Five Tips For How to Cut Food Waste and Save More Money
Are you looking to save more money? Nowadays, that is pretty much everyone. Did you know that the average American consumer wastes 250 pounds of food each year? If you could save a nice amount of money by curbing your food waste, what would you do with that extra money in your wallet? You could go on a much-needed vacation, contribute to your retirement fund, save for your child’s college education, or invest money into a renovation that could increase the value of your home.
In this article, we’re going to share some tips for getting more mileage from the foods you’re already buying. In addition, we’ll explain how you can consume or save your food before it expires or goes bad.
1. Properly store your food
Improper storage of food actually winds up leading to more food waste than you would think. Most people don’t know the proper way to store vegetables and fruits. Because of this, they wind up ripening early and eventually rotting.
As an example, most people think that produce like cucumbers and onions should be refrigerated. This is actually not the case. They should be kept at room temperature.
When it comes to proper storage of your produce, you want to separate those foods that produce more ethylene gas (this gas helps speed up the ripening process) from those that don’t. This is a great way to reduce spoilage and save more money.
Here are foods that produce ethylene gas during the ripening process:
- Green onions
Click here for a complete list.
2. Collect your food scraps
If you prepare and eat a lot of vegetables, then you’re likely wasting food without realizing it. Designate a scrap bowl for all your veggie scraps, like carrot tops, potato peels, stalks – anything you don’t feel like eating. While you’re cooking, make a habit of adding your scraps to the container instead of throwing them out. Afterwards, transfer your scraps to a gallon-sized freezer bag that you keep in the freezer.
Then, when you’ve saved enough scraps, you can make a vegetable broth that’s perfect for soups. You’ll put all your scraps in a six-quart stock pot with water. Next, add some herbs and spices like coriander seeds, whole peppercorns, bay leaves, rosemary, and thyme. Boil the mixture and then simmer for one hour, uncovered. Afterward, strain your liquid and start using it in recipes! You can even freeze the leftovers for your future broth needs. If broth isn’t your thing, then you can also compost your food scraps and then use that compost in a garden where you can grow your own food!
3. Watch your serving sizes and save more money
When it comes to portion sizes, we often serve ourselves more food than we really can eat or should eat. That leads to food waste and larger portions also lends itself to weight gain. In order to reduce food waste, you need to make sure your portion sizes are within a healthy range. Not to mention, by reducing your food intake, you will be saving more money that can go towards debt, your retirement fund, a vacation fund or whatever your financial goals are.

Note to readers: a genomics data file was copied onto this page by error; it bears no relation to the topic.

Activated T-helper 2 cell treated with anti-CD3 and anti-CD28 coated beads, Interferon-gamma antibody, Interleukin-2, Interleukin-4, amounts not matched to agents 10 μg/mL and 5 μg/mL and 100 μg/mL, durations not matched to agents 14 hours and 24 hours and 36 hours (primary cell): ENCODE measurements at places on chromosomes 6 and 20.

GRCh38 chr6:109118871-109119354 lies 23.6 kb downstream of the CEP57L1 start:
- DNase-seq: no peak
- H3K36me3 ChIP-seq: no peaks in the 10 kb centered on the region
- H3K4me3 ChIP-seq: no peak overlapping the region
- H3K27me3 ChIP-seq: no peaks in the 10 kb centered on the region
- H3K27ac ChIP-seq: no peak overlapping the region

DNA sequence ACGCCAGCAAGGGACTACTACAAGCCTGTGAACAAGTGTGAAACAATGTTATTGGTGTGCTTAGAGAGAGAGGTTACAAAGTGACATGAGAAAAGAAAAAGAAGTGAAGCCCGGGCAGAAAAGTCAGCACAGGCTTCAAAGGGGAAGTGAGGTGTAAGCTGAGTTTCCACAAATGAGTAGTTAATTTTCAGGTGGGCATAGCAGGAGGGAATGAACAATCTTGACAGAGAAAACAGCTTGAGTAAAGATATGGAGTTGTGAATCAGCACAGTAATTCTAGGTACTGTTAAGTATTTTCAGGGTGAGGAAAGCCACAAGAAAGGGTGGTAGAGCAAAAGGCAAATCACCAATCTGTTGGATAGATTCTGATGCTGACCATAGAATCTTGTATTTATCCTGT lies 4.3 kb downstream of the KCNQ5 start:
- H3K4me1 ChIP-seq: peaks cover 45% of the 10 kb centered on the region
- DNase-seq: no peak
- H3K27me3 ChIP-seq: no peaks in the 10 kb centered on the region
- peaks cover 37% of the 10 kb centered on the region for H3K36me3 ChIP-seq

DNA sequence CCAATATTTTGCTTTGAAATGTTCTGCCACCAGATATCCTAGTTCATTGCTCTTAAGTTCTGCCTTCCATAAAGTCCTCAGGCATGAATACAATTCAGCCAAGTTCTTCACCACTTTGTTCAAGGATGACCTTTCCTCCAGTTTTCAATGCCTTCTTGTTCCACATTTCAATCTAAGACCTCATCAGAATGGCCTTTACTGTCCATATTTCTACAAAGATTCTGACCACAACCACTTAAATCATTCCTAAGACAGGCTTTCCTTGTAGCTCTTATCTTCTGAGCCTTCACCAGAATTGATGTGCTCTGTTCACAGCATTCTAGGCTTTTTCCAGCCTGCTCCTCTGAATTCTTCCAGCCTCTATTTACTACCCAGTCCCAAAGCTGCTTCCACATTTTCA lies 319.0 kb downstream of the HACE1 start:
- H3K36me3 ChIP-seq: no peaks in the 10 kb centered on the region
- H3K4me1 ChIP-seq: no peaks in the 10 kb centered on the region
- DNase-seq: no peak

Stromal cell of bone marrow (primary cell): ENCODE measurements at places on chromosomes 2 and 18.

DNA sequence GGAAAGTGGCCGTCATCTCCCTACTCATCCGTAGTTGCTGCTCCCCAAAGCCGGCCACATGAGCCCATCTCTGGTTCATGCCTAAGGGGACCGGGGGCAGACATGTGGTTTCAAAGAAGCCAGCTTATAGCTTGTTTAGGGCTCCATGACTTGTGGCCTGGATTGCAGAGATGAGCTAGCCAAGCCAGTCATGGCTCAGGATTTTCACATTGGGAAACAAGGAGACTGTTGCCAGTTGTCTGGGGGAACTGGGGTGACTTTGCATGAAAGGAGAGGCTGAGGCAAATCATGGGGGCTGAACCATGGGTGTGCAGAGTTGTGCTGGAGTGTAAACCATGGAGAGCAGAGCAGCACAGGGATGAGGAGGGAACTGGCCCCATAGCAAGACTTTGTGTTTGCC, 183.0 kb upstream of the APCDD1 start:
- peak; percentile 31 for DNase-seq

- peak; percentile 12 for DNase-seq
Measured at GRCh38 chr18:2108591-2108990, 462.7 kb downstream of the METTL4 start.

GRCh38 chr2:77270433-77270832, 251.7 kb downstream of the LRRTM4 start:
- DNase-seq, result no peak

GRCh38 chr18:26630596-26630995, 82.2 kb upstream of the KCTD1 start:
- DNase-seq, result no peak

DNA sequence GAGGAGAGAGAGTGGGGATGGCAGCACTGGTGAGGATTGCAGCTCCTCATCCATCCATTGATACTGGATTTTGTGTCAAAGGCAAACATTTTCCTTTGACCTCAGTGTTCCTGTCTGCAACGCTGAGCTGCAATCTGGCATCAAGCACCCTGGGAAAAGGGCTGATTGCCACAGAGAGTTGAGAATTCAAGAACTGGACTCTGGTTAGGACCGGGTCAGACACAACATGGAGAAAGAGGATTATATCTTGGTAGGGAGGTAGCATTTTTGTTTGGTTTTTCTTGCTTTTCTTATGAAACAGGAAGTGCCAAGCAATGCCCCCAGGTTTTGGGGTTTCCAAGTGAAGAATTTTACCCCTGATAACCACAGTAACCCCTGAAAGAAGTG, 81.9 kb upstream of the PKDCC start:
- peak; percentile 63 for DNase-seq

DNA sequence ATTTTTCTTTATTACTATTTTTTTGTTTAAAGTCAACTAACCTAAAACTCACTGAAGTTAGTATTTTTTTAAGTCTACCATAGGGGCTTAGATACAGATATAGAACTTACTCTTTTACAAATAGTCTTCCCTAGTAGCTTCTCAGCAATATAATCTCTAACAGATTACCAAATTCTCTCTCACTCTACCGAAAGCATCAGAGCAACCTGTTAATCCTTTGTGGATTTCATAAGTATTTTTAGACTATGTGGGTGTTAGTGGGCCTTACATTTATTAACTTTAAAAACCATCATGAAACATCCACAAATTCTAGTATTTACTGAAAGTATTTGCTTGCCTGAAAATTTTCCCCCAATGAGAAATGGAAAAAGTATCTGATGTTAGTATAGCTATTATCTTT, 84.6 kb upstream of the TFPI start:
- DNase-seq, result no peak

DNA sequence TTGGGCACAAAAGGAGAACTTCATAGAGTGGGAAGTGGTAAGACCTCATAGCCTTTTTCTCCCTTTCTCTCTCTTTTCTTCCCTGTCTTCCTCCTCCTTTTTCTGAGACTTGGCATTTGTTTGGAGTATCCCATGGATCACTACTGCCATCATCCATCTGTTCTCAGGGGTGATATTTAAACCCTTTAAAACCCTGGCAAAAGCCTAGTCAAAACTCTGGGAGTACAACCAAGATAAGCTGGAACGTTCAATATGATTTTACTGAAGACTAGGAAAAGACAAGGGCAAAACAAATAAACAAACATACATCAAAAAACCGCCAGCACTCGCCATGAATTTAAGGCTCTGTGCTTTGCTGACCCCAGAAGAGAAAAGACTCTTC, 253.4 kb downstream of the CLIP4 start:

4. Understand what “sell by” and expiration dates mean
If you have ever looked at a “best by” date and wondered if you should stick to it, you are not alone. These “dates” are not regulated by the government and are determined by food producers. They choose a date they think a product is most likely to spoil by. In actuality, the majority of food is still safe to eat even if the expiration date has just passed.
When it comes to the “sell by” date, that is used to let retailers know when they should remove a product from the shelves. “Best by” is just a suggested date that consumers should use a product by. The key takeaway is that a product is not necessarily unsafe to eat if the given date has passed. Just use your best judgement.
The one label you do want to pay attention to is the “use by” date. This dates means the food quality may not be the best if consumed after the given date.
5. Make your freezer your friend
Now’s a great time to audit your freezer and decide how to start organizing it better. This will help free up space to store food before it’s no longer safe or good to eat. As a matter of fact, you should be reviewing both your refrigerator and freezer on a weekly basis to see what foods should be put in the freezer and what can be used from the freezer for family meals.
Not all foods freeze well, but they can most likely be incorporated into a cooked dish that will freeze well. For example, a bunch of raw carrots with their green tops probably won’t fare too well in the freezer. However, you can add the carrots to a hearty stew, which will freeze very well and provide you with a comforting meal for a lazy day.
Cutting your food waste will help you save more money
How much food do you think you waste on a monthly basis? What are some tactics you like to use to get more mileage from your food? Watching how you store and handle food in your home is a great way to save more money and while also bettering your health.